- Pretend your opponent has actually said something they haven't that you know people will be likely to oppose - known as creating a strawman argument.
- Attack the person making the argument to distract people from what they've actually said - known as an ad-hominem.
Both were utilised to great effect yesterday by the Mail and the Sun in response to new proposals fror changes to sex education.
Perhaps surprisingly, it wasn't the Sun that went for the option of the personal attack. Instead, it went for pretending its opponent argued for something it actually didn't, with 'Condoms for kids call', which claims:
THE Government was today urged to offer free condoms to schoolchildren in order to prevent teen pregnancies.This, along with the use of the word 'kids' makes a link with pre-11 year olds and free condoms that doesn't actually exist in real life. The only places the actual leaflet mentions are bars, and since it's talking about teenage pregnancies, it's unlikely that it's referring to children younger than teenageers.
It called for all children to undergo a course of sex and relationship classes before the age of 11 - unless their parents opt out - in order to enable them to make "informed choices" regarding sex.
The language of the article paints the picture of adults approaching schooldchildren to give away condoms to them, but the leaflet only talks about making them freely available in places where young people might go.
Of course, most people will instinctively oppose approaching pre-11 year old schoolchildren and offering them condoms. Having them available in places where teenagers might go is a different kettle of fish. (And let's leave aside the role this paper plays in sexualising teenagers, with its competitions for young girls to take their tops off and its salivating anticipations for underage girls to reach 16 like it did with Charlotte Church and the girl from the harry Potter movies.)
The Mail, on the other hand, goes for the personal attack in ''Captain Underpants' MP who posed on gay dating site wants children as young as nine to be given sex advice'. The main thrust of the article is obvious from the headline. But that doesn't mean it tells the truth in the rest of the article.
It manages to mislead by ommission, with comments like:
Chris Bryant, who made the headlines in 2003 after appearing on a gay dating website in his underwear, also recommended distributing condoms in schools.Which leaves out the fact that the leaflet only reccommends that schools should consider having sexual health clinics where condoms are made available.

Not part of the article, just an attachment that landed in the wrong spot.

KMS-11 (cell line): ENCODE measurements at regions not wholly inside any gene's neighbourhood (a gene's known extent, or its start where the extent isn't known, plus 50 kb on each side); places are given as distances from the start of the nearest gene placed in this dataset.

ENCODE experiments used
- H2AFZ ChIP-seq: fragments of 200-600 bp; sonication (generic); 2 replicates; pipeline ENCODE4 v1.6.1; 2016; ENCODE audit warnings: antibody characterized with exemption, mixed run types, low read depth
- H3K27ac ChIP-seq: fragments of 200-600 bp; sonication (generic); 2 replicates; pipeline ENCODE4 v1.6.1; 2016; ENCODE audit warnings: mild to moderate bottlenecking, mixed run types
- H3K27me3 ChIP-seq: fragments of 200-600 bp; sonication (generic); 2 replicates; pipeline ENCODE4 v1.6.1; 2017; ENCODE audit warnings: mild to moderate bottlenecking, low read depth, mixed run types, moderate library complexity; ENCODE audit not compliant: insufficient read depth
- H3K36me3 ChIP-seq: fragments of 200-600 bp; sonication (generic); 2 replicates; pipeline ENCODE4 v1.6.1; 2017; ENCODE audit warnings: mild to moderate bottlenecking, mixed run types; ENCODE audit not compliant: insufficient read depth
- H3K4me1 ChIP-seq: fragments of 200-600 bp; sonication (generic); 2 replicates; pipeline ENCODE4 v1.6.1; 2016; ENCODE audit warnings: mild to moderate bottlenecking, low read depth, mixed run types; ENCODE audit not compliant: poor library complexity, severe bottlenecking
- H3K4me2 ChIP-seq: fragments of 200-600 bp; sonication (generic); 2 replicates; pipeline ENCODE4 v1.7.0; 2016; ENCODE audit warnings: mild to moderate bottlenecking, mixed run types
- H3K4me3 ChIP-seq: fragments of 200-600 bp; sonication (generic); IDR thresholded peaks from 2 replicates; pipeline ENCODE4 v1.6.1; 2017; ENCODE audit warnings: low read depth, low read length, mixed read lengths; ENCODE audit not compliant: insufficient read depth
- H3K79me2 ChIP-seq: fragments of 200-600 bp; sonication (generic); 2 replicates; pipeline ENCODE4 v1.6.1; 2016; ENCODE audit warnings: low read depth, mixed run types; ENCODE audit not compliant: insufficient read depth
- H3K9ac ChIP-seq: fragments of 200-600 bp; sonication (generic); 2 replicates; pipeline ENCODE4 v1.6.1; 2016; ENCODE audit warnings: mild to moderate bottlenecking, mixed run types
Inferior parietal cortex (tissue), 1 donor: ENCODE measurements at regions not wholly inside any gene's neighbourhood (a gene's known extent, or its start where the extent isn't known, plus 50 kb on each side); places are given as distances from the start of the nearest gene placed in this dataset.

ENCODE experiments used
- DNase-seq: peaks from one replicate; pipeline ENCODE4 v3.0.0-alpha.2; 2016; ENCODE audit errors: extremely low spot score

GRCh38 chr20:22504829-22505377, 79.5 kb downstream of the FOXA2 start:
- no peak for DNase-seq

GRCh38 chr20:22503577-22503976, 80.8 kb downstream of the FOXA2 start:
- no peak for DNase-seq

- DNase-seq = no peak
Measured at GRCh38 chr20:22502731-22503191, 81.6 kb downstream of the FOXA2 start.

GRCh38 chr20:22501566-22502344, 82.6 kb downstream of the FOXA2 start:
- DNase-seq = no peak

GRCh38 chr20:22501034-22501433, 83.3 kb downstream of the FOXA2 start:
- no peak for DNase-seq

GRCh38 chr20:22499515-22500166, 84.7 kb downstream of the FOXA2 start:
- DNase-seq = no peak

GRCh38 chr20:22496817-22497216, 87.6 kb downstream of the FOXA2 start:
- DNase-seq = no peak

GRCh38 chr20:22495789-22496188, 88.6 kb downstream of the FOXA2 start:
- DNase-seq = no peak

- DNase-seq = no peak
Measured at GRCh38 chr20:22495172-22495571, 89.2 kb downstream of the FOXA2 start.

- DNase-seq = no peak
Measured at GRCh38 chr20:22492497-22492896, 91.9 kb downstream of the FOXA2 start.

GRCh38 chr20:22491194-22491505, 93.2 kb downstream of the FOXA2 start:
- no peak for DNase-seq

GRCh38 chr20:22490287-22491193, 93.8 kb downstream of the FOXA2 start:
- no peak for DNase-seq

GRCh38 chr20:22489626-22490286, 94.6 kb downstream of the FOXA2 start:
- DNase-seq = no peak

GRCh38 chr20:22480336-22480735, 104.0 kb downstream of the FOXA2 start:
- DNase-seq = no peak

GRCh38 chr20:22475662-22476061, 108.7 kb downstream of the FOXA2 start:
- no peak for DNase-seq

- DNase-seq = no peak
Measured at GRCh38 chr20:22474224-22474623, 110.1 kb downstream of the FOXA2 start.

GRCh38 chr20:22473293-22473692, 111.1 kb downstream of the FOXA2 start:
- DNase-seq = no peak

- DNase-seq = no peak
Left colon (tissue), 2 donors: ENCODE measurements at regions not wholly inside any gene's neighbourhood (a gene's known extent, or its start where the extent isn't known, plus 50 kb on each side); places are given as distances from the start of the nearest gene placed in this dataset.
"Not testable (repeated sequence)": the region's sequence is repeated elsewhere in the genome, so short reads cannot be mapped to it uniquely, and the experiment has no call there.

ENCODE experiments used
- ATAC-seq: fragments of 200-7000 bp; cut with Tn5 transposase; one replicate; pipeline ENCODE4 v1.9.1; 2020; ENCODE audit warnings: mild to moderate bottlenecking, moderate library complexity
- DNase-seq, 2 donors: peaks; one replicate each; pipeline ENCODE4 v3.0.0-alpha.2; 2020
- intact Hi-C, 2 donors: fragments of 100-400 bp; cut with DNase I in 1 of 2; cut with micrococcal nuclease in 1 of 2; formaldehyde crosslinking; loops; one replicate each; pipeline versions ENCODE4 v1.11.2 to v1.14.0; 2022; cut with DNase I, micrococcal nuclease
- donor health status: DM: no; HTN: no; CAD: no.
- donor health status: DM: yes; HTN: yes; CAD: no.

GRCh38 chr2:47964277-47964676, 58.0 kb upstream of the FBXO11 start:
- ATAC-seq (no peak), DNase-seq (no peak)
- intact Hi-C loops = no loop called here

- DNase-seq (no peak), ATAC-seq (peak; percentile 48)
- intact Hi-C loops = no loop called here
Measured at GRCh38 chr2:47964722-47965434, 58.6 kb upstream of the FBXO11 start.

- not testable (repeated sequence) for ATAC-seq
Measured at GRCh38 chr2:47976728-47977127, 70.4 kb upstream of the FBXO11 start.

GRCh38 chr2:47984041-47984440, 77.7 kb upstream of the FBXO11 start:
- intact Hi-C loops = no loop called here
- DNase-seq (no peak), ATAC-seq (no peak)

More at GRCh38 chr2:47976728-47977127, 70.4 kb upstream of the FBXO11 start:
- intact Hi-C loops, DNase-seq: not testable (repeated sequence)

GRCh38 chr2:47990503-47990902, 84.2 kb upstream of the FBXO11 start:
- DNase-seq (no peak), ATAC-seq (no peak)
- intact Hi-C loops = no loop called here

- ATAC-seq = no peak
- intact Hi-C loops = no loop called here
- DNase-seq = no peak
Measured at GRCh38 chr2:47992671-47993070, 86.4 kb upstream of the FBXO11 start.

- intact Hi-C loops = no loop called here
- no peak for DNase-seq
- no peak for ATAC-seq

It also lies by, well, lying, by saying:
The MP for Rhondda also warned that many young girls get pregnant deliberately to secure a council flat.This is what the pamphlet actyally says about the subject, in the first entry of a section headed 'The Myths':
Many people believe that girls get pregnant so as to get a flat of their own from the Council. In fact 90% of teenage mums live in other people’s homes – normally their parents’.So it actually says the opposite, and calls what the paper is claiming a myth.
Littlejohn proves again that he lives in a fantasy world of his own creation in 'Hey, Gordon, leave them kids alone!', when he says:
Had I discovered that Bryant had been offering my children sex advice at the age of nine, I would have taken a baseball bat to him.In Littlejohn's world, Chris Bryant is actually responsible for actually writing the advice himself.
It's not as if he's not guilty of a little bit of misdirection himself, with:
I realise that puberty seems to encroach earlier with every generation, but I don't recall reading about any nine-year-old mothers - or fathers for that matter.Which seems to miss that the actual document he's talking about mainly mentions sex education for under 11s so that they're prepared for the changes that are about to hppen to them. Girls can have their first period before they're 11, and ought to know they're not, you know, dying. Maybe he doesn't know that because he hasn't read the actual report. You decide.
The moral of the story is that if the tabloids actually had a coherent argument against something, they'd use it. The reason you see these types of article, or the ones that exaggerate immigration or the effects of PC is because they don't have a coherent argument. So why do they go with these stories? More on that later.